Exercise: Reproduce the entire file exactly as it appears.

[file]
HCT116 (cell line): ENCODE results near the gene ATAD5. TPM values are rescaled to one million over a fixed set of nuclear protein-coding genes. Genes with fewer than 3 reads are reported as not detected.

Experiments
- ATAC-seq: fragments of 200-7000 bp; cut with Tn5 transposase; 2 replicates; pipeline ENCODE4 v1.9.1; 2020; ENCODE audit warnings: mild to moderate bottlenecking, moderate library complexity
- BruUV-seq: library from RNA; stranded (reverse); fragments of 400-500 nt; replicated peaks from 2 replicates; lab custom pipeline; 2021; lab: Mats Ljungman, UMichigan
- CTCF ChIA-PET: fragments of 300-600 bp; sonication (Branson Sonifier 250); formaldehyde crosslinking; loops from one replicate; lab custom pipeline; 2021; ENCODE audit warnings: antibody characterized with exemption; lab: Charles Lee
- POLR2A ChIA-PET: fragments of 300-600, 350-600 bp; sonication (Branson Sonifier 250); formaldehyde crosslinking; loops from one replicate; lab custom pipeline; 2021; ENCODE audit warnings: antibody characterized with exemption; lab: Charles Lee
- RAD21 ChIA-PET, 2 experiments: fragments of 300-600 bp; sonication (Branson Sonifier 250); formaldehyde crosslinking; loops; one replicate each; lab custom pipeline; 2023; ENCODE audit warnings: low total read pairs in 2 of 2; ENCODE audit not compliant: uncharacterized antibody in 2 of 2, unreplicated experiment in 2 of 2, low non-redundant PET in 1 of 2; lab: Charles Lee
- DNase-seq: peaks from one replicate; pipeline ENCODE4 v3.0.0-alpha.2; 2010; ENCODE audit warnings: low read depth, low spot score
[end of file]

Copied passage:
HCT116 (cell line): ENCODE results near the gene ATAD5. TPM values are rescaled to one million over a fixed set of nuclear protein-coding genes. Genes with fewer than 3 reads are reported as not detected.

Experiments
- ATAC-seq: fragments of 200-7000 bp; cut with Tn5 transposase; 2 replicates; pipeline ENCODE4 v1.9.1; 2020; ENCODE audit warnings: mild to moderate bottlenecking, moderate library complexity
- BruUV-seq: library from RNA; stranded (reverse); fragments of 400-500 nt; replicated peaks from 2 replicates; lab custom pipeline; 2021; lab: Mats Ljungman, UMichigan
- CTCF ChIA-PET: fragments of 300-600 bp; sonication (Branson Sonifier 250); formaldehyde crosslinking; loops from one replicate; lab custom pipeline; 2021; ENCODE audit warnings: antibody characterized with exemption; lab: Charles Lee
- POLR2A ChIA-PET: fragments of 300-600, 350-600 bp; sonication (Branson Sonifier 250); formaldehyde crosslinking; loops from one replicate; lab custom pipeline; 2021; ENCODE audit warnings: antibody characterized with exemption; lab: Charles Lee
- RAD21 ChIA-PET, 2 experiments: fragments of 300-600 bp; sonication (Branson Sonifier 250); formaldehyde crosslinking; loops; one replicate each; lab custom pipeline; 2023; ENCODE audit warnings: low total read pairs in 2 of 2; ENCODE audit not compliant: uncharacterized antibody in 2 of 2, unreplicated experiment in 2 of 2, low non-redundant PET in 1 of 2; lab: Charles Lee
- DNase-seq: peaks from one replicate; pipeline ENCODE4 v3.0.0-alpha.2; 2010; ENCODE audit warnings: low read depth, low spot score